Saturday, August 8, 2015

Thirst, A Sermon for Pentecost 14B

Scripture appointed for today can be found here


Today we speak of dignity, of seeking and serving Christ in all persons.  Today we speak of putting aside the work of evil in the world.  Today we give thanks for the waters which have opened up to us a new way of life.

Today we covenant, with God, with each other, with an infant who has yet to crawl--that we are working for something beyond ourselves.  Today we will break bread and drink from a common cup--and in that partaking we will be reminded that each relies on each.  We will be reminded that in the ritual of body broken and consumed we are partakers of the resurrection.  

But, today is not easy.

Today is not complete.

Today, we remember the hungry, the oppressed, the imprisoned, the impoverished and those who thirst for the waters of righteousness.

Today we speak of those myriad throngs clammering for the dignity we proclaim and the beauty we extoll.  

Seek and serve Christ in all persons.

This is a heavy work, a hard work.

A work that extends beyond Minnesota “Nice” with all of its passive aggressive glory and into the true kindness extolled in the baptismal instruction proffered by the letter to the Ephesians.

“be kind to one another, tenderhearted...”

Nice is not kind. Kind is not easy. And as we consider the command, be tenderhearted, let us consider the Pharaoh whose hardness of heart was the breaking of so many. As we consider tenderhearts, let us consider the parents who mourn their children and the children who cry out for love.  As we consider tenderhearted, let us be with each other in grief and in anger, in rage and in rejoicing.

Let us forgive. And out of that forgiveness, out of the peace which is proferred, let us eat and drink to fulfill the world’s hunger for justice.

“forgiving one another, as God in Christ has forgiven you”

Forgiven through the knowledge of our suffering. Forgiven through the knowledge of our wickedness. Forgiven through the stones which we would throw. 

Forgiven with a forgiveness hard won.  

Nice is not kind. Kind is not easy.

Will you strive for justice and peace amongst all peoples?

Will you?

It won’t be easy, this striving. And, these are hard and heavy words for any of us.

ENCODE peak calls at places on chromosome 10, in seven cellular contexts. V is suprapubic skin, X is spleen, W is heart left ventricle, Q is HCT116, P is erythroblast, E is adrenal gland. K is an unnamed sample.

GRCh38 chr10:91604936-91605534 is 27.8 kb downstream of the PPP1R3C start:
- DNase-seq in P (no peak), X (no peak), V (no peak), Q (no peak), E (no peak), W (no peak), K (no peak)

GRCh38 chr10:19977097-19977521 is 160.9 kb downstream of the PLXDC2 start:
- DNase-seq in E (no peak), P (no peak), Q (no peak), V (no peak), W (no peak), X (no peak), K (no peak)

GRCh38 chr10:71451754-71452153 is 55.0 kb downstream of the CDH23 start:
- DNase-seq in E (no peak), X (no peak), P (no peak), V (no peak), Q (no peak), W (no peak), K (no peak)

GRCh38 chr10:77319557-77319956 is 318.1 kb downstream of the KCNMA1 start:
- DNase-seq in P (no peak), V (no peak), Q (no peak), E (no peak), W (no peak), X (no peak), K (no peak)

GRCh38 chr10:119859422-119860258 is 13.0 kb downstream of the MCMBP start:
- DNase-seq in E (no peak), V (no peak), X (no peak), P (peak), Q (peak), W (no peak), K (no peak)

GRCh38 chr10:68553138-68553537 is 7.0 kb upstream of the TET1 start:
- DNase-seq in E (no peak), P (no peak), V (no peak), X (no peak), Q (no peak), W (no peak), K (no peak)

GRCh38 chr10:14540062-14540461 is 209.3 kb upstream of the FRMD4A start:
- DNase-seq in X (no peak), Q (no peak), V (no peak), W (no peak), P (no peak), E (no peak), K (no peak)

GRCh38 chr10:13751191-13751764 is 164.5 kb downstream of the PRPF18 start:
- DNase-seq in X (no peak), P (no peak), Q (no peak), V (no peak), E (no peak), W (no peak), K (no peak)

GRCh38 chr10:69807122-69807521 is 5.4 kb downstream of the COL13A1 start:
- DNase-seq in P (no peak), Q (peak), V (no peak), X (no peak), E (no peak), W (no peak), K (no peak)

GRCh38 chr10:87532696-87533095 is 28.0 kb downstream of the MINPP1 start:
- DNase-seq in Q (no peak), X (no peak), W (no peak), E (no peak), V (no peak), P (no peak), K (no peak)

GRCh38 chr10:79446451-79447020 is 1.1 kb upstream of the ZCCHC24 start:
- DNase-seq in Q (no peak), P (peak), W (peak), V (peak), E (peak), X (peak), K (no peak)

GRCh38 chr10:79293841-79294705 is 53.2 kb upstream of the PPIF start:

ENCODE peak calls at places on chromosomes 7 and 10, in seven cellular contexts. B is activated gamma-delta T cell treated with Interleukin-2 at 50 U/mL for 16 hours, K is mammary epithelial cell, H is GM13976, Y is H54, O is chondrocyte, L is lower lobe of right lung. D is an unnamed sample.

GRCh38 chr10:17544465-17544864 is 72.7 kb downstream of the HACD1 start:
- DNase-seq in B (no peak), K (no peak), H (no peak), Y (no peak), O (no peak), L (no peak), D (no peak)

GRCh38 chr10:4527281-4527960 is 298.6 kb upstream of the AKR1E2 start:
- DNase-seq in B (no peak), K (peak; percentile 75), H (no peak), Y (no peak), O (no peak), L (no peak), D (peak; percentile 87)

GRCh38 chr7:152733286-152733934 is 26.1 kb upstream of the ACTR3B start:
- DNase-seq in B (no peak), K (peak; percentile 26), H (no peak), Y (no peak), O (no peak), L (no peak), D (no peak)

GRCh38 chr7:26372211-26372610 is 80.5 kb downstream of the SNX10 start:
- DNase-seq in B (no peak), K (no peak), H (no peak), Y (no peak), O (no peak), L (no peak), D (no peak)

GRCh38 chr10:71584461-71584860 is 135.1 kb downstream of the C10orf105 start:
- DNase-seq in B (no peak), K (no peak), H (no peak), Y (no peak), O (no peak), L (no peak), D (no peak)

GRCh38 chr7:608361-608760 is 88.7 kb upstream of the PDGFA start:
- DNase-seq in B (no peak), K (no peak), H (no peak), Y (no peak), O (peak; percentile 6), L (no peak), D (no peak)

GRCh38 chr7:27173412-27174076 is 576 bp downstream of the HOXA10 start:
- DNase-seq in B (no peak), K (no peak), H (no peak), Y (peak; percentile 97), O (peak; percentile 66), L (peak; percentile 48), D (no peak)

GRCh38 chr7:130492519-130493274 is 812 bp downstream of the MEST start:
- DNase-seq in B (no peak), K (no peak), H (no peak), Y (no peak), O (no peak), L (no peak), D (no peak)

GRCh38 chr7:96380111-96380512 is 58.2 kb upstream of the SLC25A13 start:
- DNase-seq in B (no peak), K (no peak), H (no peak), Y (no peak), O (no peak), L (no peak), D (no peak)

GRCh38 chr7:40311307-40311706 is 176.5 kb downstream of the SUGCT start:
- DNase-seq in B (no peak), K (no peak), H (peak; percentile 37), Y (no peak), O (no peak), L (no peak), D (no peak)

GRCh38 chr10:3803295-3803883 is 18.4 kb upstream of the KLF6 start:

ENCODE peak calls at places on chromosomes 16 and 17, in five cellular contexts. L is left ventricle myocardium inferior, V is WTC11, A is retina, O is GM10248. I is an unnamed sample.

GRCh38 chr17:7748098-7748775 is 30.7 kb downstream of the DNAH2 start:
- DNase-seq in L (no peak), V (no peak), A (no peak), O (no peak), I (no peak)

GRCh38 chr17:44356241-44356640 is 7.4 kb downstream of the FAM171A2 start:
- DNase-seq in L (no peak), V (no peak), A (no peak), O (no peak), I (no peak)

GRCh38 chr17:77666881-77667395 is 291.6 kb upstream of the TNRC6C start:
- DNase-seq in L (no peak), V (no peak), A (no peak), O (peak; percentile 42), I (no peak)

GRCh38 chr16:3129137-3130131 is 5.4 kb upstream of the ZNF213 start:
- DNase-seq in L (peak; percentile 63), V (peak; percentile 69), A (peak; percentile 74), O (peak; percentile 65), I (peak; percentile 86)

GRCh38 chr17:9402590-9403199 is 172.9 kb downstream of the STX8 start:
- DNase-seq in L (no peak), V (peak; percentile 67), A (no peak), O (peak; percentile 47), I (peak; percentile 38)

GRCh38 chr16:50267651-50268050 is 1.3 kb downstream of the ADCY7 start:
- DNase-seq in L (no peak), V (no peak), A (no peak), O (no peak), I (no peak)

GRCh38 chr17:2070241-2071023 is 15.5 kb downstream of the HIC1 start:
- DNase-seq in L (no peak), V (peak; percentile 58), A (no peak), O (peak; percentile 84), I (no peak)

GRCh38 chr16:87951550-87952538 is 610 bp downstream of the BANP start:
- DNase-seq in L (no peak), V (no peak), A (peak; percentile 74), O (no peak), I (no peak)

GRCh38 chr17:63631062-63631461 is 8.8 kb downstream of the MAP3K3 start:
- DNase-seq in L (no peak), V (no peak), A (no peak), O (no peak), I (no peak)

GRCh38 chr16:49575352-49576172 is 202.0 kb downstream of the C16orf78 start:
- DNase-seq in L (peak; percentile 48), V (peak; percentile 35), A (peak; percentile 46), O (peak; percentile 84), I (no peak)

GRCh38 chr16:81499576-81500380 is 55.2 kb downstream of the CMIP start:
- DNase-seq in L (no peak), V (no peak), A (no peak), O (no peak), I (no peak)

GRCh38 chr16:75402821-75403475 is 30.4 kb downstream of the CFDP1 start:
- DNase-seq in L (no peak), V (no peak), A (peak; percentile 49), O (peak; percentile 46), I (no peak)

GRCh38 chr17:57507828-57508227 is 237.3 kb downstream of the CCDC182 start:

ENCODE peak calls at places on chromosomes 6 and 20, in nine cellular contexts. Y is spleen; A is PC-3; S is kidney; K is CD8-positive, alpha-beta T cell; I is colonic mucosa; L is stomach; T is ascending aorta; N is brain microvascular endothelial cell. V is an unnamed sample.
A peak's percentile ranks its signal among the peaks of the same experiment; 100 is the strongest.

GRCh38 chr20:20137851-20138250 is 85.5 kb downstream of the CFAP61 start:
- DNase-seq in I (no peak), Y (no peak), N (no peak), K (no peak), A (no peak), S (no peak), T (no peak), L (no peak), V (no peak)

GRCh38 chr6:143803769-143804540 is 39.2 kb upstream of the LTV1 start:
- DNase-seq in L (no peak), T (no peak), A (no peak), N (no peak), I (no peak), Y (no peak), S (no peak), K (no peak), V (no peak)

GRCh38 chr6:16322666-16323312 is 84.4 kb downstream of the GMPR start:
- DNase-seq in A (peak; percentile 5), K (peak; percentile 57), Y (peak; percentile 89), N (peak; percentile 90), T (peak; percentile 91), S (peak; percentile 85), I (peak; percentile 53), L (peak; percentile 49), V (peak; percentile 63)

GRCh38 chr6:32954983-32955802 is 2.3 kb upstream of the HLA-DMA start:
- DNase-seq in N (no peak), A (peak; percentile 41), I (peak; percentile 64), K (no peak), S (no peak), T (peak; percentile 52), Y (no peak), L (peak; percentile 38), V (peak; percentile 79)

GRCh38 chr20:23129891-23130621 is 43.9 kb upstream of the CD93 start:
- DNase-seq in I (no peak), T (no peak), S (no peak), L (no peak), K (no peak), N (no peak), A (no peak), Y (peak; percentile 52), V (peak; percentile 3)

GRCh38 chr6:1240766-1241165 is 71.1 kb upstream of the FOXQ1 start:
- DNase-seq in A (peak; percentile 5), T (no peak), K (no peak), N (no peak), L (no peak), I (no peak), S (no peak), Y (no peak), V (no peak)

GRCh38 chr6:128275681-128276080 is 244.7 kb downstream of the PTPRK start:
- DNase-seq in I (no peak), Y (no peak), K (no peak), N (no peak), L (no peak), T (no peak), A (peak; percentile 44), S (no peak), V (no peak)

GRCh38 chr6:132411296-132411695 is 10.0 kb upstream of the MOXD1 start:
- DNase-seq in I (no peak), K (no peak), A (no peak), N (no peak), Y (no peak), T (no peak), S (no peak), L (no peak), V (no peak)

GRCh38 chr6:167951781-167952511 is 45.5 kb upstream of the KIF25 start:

Are we striving for justice and peace amongst all peoples?

Or is nice being quiet? Is nice complicit? Is nice watching as yet another child of God is destroyed by the powers that take our “niceness” as permission. 

We have only to look to scripture to see that 

Nice is not kind. Kind is not easy.

Last week I touched on the idea that David’s brokenness, is in the exploitation of those with less power than he. His, “sin” altho’ not framed with that language is that of putting one of his men, Uriah, on the front line in order that Uriah’s death might open the door for David to take Uriah’s wife.

Sit with that for a minute, the heralded king of Israel has, in truth and practice, put a man to death in order to take that man’s wife.

How does one speak truth to power, when the power holds your life in its hands?


Who holds the powers that be accountable? 


This week David’s son Absalom falls. Poetic justice perhaps. David destroyed a family with his machinations and now it is his beloved Absalom who falls.  

And, he cries out "O my son Absalom, my son, my son Absalom! Would I had died instead of you, O Absalom, my son, my son!"

And scripture holds David accountable. And through the millenia, scripture has held us to account for our abuses of power and our exploitation of others.

Today is not easy.
Today is not nice.

And, yet there is comfort, as scripture brings us to that moment when David's own heart becomes tender.  In this loss, David becomes as the least powerful of his people--tenderhearted, vulnerable to grief and sorrow. And, out of that place of tenderness comes new knowledge of himself and his subjects. Comfort found in tenderhearts.

Today is also a day when we are reminded of our covenant--a covenant which declares that in our life of faith we will be transformed. And this transformation,

It is not easy and it is not nice.

This transformation takes our mourning and our crying out and asks us to trust in the bread that has been given.

The Israelites journeyed through the wilderness fed on manna, manna we call bread.  In their affliction, they cried out to God and in their hunger they were fed.

Comfort in the midst of the journey.

We hunger and thirst, and the only bread that can fill us, who have all to much in the way of bread, is the bread that can live forever.

Comfort in the midst of our journey.

And that bread is here and the bread is now and that bread calls us to hunger and thirst for the world which longs for the dignity and the peace and the justice we strive for.

And, in this, there is comfort.  As the scattered body is united in the one bread and together we take on true kindness and open our tenderhearts to the needs of our hungry world.


I had originally intended to close with the Mary Oliver poem "Thirst" from her collection "Thirst". I did not end up using it in the sermon but wish to include it here for your reflection.


Another morning and I wake with thirst
for the goodness I do not have. I walk
out to the pond and all the way God has
given us such beautiful lessons. Oh Lord,
I was never a quick scholar but sulked
and hunched over my books past the hour
and the bell; grant me, in your mercy,
a little more time. Love for the earth
and love for you are having such a long
conversation in my heart. Who knows what
will finally happen or where I will be sent,
yet already I have given a great many things
away, expecting to be told to pack nothing,
except the prayers which, with this thirst,
I am slowly learning.

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